Hosting the party-shy isn’t an easy task. But the fact is, not everyone at your holiday party is going to be as outgoing as you are. So, it’s up to you to help them feel comfortable and have a great time.
Being a “host with the most” is about a lot more than designing an awesome menu and choosing a killer playlist. It’s also about having the ability to make every guest feel special, and from time to time being able to gently pull the occasional wallflower out of their shell.
It’s important that you find a balance between making your less-gregarious guests feel pressured to perform, and encouraging them to be themselves.
The holidays are a particularly tough time as party guest lists tend to be a mixture of friends, family, neighbors, coworkers, many of whom don’t know each other, so it’s up to you to make the introductions and ensure everyone feels welcome.
Make sure your invite provides info like the specific start time, a dress code, super clear directions to your place and parking info. That way they can arrive confidently knowing they’re dressed for the occasion, and knowing they’re arriving at the right place at the right time.
If you use online invitations, be sure to publish the guest list and responses so people can feel comfortable knowing other friends will be attending too.
PARTY SET UP
Create scenes where guests have something to do once they arrive. Set up food and drink stations where people can serve themselves and mingle with the other partygoers. If you’re hosting a formal dinner, use your place settings to arrange guests to maximize conversation and seat the party-shy close to people you know they’ll feel comfortable with, or next to that one friend of yours who always makes sure everyone feels included.
Arrange seating in your place where people can enjoy conversation corners. Not everyone likes to crowd together, so set up small clusters of chairs in different rooms so guests can find places to cozy up and introduce themselves.
BREAKING THE ICE
As your guests arrive, make introductions and include some personal or fun details about each person to help get the conversations started. Hook the easy conversationalists up with the less talkative folks, and be sure to point out common interests so it’s easier for them to jump into a chat.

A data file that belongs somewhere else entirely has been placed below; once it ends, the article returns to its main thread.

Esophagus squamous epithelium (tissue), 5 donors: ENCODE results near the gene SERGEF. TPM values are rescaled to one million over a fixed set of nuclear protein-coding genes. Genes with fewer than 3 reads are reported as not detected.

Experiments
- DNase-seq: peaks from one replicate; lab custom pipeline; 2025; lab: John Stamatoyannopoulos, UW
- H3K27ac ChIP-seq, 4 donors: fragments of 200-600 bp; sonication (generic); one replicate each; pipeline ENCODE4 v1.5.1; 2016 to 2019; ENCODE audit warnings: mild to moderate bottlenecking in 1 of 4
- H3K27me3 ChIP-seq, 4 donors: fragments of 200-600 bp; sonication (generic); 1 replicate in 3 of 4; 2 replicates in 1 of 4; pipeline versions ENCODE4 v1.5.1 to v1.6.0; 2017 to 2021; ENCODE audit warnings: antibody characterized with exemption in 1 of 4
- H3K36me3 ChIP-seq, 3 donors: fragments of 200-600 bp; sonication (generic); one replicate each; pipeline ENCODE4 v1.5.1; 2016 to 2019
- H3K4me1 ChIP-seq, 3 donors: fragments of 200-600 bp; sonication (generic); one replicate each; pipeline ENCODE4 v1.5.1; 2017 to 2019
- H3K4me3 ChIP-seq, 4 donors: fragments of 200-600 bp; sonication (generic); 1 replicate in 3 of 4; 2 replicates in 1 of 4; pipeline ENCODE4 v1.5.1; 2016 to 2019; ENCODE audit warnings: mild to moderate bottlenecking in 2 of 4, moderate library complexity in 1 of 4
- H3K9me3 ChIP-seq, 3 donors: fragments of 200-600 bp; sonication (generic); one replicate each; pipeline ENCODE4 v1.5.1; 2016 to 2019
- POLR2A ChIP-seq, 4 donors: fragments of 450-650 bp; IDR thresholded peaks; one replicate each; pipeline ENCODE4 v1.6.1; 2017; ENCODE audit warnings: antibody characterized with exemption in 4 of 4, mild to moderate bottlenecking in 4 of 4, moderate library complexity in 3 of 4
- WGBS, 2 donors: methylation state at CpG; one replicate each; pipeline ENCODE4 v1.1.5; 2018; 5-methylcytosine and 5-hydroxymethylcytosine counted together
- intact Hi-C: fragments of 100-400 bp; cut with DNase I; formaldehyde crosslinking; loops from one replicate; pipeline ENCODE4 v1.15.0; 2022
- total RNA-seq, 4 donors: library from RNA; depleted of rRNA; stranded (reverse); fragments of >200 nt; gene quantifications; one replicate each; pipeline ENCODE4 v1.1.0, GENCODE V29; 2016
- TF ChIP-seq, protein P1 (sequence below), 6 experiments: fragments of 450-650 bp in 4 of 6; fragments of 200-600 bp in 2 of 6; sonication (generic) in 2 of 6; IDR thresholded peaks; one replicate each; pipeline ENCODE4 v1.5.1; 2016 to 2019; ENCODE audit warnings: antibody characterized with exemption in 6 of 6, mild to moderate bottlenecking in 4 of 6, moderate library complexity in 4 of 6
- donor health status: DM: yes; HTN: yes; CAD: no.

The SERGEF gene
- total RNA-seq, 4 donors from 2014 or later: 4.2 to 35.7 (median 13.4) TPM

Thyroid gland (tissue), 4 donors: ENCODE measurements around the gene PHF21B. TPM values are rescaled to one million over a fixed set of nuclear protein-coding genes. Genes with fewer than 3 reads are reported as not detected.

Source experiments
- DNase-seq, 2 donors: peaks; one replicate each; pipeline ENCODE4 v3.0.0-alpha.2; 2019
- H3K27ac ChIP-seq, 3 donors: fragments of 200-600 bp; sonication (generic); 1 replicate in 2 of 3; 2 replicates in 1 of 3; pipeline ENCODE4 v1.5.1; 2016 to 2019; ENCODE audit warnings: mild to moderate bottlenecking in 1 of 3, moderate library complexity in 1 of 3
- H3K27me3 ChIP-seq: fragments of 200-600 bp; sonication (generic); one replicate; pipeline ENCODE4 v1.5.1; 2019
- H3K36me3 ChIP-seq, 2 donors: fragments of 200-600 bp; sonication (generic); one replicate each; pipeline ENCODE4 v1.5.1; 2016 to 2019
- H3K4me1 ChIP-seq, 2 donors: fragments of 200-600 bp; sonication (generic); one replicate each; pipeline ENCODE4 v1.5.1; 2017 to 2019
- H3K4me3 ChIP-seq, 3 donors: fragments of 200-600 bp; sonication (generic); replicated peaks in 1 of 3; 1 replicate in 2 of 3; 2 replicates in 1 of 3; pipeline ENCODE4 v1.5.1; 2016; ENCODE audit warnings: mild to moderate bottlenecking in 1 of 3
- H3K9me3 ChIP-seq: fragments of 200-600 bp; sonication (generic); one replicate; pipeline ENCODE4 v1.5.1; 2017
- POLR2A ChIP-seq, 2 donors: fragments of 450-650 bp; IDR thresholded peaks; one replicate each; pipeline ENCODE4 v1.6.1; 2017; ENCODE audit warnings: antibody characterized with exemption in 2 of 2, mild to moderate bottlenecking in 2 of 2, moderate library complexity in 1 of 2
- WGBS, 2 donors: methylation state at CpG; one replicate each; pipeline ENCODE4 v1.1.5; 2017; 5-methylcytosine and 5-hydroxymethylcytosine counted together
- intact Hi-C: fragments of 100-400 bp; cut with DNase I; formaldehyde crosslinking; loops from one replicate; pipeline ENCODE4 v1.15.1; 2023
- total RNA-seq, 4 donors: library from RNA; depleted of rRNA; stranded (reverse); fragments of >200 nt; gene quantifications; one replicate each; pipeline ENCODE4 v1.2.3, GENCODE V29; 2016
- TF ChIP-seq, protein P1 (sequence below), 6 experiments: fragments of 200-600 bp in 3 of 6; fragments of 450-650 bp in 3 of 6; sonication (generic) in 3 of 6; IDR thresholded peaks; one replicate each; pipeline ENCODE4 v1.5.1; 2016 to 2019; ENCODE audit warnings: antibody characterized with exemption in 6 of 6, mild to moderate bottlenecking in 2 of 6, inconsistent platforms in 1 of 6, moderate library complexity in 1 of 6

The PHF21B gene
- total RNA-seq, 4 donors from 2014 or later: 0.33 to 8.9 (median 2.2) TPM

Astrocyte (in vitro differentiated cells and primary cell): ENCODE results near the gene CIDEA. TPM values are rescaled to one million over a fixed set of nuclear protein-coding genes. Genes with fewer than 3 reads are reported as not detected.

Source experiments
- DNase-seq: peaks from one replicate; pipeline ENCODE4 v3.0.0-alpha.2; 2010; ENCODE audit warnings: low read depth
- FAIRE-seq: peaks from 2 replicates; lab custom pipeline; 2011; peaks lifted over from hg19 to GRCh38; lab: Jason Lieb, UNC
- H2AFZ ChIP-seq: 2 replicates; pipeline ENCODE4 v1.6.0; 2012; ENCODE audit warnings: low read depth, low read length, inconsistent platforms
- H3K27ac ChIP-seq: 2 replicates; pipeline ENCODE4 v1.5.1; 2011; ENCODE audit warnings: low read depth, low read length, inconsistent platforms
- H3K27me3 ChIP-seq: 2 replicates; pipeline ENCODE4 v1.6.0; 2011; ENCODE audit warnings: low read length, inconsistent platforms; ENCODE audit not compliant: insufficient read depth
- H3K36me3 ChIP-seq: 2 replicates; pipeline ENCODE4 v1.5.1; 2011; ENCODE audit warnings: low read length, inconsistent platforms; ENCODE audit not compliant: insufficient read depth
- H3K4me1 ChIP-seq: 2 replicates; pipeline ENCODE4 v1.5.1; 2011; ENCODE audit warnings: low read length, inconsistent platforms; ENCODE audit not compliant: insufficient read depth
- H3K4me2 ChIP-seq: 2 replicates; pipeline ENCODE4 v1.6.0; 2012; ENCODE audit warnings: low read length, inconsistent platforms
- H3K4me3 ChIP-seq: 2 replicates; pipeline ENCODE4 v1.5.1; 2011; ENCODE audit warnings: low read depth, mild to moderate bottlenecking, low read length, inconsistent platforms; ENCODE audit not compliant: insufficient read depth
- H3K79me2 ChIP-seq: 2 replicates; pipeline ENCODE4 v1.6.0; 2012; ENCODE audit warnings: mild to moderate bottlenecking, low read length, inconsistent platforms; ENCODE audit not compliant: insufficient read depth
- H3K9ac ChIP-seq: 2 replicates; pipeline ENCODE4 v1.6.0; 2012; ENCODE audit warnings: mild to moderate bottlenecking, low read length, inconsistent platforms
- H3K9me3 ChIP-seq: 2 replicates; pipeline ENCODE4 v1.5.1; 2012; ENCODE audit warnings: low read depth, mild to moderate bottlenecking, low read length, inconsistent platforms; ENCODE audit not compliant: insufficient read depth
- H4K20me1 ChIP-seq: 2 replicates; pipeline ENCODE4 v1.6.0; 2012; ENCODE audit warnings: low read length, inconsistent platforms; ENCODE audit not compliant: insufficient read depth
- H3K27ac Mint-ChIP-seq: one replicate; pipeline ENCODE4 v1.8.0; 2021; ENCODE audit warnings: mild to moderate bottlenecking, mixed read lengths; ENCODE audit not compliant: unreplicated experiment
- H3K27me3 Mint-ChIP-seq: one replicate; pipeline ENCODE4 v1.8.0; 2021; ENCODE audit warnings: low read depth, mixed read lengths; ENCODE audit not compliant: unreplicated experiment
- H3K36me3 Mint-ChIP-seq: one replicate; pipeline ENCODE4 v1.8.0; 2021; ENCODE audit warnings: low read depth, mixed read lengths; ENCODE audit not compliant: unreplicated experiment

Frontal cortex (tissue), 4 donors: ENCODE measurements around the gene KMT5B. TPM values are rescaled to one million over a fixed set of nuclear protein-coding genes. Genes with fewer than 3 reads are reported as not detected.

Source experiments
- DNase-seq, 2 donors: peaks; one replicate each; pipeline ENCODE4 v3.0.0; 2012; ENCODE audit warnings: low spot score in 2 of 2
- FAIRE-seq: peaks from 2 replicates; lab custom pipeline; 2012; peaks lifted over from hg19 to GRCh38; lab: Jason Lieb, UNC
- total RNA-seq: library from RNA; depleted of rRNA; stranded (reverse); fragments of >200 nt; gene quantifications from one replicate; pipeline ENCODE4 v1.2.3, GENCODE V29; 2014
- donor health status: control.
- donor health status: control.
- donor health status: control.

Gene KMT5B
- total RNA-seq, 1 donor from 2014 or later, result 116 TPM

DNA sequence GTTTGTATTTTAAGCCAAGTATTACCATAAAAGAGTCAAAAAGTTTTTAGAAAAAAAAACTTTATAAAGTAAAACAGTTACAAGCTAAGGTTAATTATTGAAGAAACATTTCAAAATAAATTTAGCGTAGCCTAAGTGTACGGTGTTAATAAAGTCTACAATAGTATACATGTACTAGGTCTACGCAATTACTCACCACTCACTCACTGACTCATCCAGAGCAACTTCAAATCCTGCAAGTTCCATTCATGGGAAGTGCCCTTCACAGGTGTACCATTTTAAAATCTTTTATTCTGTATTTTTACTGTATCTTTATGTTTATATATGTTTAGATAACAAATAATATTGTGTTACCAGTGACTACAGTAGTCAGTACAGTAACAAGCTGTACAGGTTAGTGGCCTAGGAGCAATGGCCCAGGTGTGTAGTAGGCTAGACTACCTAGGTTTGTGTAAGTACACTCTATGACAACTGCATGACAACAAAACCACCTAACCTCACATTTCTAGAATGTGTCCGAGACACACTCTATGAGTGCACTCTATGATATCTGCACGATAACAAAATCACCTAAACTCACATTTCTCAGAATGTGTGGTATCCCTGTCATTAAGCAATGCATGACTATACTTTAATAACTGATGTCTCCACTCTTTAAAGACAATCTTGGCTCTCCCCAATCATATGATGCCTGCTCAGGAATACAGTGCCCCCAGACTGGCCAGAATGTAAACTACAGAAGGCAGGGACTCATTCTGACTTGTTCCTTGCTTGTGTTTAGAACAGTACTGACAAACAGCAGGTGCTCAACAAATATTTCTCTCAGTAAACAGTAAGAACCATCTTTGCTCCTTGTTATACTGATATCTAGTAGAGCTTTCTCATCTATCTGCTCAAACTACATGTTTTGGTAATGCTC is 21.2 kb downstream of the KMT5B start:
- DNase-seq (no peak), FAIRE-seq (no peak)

To help people introduce themselves, design a sneaky or fun way for guests to exchange and remember names: have people put their names on their plastic cups, give them quirky wine charms to use, or employ name tags. Get creative and ask people to add a little something extra under their names like, which of the 7 dwarves they are, their favorite of Santa's reindeer, or the worst nickname they ever had. It’s a little corny, which is what makes it pretty fun. You’ll love what your guests come up with, and they’ll have a fun way to show a little bit of their personalities.
Be sure to check in with your guests during the party and if you find anyone lurking around solo, try to involve them in a conversation with another guest. On the other hand, if you discover someone who’s been trapped by your nosy Aunt Edna, for example, find a way to save them. An easy and polite way is to simply pull one of them away to help you with something.
A great idea for guests who don’t want to stand around talking is to enlist their help with party tasks (if they want to!) Ask them to take coats, play DJ or refill glasses. It relieves the tension of needing to maintain constant conversation, and can provide a stress-free break for people who are overwhelmed by crowded parties.
Party games can be another fun way to get everyone together and create insta-friendships. Group people into teams so nobody feels pressured into the spotlight—and never, ever force anyone to play if they’re not into it. When in doubt –Mad Libs never fails. (Especially if you encourage guests to get a little risqué with responses.)
At the end of the night, be sure to thank everyone personally, especially the party-shy peeps. When you’ve got a friend who isn’t much of a party person, realize they’re probably making an extra effort for you, so make sure they know you appreciate them.
I’m sending you lots of good vibes for a super successful celebration want to hear all about it! Be sure to share your stories below.